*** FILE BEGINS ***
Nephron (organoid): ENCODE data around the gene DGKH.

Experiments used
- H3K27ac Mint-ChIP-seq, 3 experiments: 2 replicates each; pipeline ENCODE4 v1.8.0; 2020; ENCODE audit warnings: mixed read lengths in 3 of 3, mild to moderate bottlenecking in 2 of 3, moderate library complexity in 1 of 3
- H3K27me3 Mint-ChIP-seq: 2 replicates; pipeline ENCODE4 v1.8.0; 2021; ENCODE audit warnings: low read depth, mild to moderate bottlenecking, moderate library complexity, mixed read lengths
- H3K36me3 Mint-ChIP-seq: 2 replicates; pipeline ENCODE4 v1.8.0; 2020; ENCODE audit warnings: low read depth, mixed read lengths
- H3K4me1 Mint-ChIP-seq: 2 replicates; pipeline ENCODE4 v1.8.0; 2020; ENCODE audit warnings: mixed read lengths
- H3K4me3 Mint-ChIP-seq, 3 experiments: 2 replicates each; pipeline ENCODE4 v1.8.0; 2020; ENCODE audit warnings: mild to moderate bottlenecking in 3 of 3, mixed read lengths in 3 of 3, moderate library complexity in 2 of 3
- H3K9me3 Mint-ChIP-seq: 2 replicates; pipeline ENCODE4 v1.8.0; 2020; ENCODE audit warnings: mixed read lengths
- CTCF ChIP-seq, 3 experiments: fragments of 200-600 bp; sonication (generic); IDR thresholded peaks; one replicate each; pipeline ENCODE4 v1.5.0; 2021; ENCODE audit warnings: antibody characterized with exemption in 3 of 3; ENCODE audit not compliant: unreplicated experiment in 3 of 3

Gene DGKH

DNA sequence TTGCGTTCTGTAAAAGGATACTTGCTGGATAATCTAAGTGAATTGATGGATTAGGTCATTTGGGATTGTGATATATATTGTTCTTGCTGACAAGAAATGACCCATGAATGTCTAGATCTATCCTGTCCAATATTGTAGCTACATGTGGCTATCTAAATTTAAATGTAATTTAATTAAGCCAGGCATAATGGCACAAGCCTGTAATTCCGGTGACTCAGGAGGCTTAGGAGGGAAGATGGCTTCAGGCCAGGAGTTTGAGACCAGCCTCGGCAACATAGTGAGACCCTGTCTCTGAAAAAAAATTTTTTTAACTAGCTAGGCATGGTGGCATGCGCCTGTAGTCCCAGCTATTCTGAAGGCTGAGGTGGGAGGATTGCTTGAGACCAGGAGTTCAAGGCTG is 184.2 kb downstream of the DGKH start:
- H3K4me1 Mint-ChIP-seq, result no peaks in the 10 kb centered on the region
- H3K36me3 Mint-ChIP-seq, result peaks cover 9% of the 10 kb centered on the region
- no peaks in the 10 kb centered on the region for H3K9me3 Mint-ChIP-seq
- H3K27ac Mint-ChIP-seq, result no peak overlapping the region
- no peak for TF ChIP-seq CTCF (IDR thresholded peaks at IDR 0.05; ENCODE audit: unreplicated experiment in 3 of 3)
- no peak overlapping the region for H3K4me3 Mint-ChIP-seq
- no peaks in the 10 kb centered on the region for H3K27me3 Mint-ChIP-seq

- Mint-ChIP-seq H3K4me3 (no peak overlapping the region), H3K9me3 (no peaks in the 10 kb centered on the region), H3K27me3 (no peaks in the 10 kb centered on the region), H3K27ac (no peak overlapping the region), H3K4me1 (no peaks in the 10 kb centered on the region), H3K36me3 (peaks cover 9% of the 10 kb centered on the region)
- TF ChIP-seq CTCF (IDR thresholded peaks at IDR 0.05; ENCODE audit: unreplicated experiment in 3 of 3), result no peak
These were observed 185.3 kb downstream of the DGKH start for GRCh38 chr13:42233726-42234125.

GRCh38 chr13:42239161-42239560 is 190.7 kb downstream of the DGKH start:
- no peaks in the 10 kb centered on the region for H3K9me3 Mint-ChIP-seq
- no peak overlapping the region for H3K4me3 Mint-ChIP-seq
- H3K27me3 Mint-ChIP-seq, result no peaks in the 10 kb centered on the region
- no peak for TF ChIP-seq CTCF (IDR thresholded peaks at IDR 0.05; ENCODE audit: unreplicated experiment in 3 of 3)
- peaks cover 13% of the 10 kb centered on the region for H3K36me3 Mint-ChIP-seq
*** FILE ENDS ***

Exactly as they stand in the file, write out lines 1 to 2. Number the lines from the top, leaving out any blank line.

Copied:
Nephron (organoid): ENCODE data around the gene DGKH.

Experiments used